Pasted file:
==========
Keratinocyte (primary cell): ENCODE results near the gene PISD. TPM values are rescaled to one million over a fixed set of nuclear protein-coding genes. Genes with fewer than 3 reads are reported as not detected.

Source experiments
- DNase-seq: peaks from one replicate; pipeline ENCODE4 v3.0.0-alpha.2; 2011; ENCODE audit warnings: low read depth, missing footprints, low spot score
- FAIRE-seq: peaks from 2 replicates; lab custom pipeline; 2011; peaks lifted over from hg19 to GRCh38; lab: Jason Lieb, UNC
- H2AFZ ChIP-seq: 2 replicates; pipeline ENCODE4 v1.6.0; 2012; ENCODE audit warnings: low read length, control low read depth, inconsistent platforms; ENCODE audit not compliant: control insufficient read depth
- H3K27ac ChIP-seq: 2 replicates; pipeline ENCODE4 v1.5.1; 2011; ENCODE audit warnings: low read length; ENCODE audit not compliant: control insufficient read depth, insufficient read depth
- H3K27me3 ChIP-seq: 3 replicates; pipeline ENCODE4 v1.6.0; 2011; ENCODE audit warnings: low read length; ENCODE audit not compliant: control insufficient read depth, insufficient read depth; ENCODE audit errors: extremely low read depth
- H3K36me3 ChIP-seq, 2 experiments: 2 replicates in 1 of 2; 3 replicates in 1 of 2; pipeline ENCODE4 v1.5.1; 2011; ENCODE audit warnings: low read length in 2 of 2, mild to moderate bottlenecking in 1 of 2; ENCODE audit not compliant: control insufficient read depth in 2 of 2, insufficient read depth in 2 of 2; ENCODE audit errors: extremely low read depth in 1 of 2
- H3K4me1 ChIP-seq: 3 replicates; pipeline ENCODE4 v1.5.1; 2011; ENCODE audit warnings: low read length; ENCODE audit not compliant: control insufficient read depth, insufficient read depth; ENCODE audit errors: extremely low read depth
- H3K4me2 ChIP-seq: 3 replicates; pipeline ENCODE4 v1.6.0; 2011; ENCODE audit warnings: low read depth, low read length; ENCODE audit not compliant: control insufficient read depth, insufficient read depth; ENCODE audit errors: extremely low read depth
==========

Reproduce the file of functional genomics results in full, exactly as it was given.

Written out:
Keratinocyte (primary cell): ENCODE results near the gene PISD. TPM values are rescaled to one million over a fixed set of nuclear protein-coding genes. Genes with fewer than 3 reads are reported as not detected.

Source experiments
- DNase-seq: peaks from one replicate; pipeline ENCODE4 v3.0.0-alpha.2; 2011; ENCODE audit warnings: low read depth, missing footprints, low spot score
- FAIRE-seq: peaks from 2 replicates; lab custom pipeline; 2011; peaks lifted over from hg19 to GRCh38; lab: Jason Lieb, UNC
- H2AFZ ChIP-seq: 2 replicates; pipeline ENCODE4 v1.6.0; 2012; ENCODE audit warnings: low read length, control low read depth, inconsistent platforms; ENCODE audit not compliant: control insufficient read depth
- H3K27ac ChIP-seq: 2 replicates; pipeline ENCODE4 v1.5.1; 2011; ENCODE audit warnings: low read length; ENCODE audit not compliant: control insufficient read depth, insufficient read depth
- H3K27me3 ChIP-seq: 3 replicates; pipeline ENCODE4 v1.6.0; 2011; ENCODE audit warnings: low read length; ENCODE audit not compliant: control insufficient read depth, insufficient read depth; ENCODE audit errors: extremely low read depth
- H3K36me3 ChIP-seq, 2 experiments: 2 replicates in 1 of 2; 3 replicates in 1 of 2; pipeline ENCODE4 v1.5.1; 2011; ENCODE audit warnings: low read length in 2 of 2, mild to moderate bottlenecking in 1 of 2; ENCODE audit not compliant: control insufficient read depth in 2 of 2, insufficient read depth in 2 of 2; ENCODE audit errors: extremely low read depth in 1 of 2
- H3K4me1 ChIP-seq: 3 replicates; pipeline ENCODE4 v1.5.1; 2011; ENCODE audit warnings: low read length; ENCODE audit not compliant: control insufficient read depth, insufficient read depth; ENCODE audit errors: extremely low read depth
- H3K4me2 ChIP-seq: 3 replicates; pipeline ENCODE4 v1.6.0; 2011; ENCODE audit warnings: low read depth, low read length; ENCODE audit not compliant: control insufficient read depth, insufficient read depth; ENCODE audit errors: extremely low read depth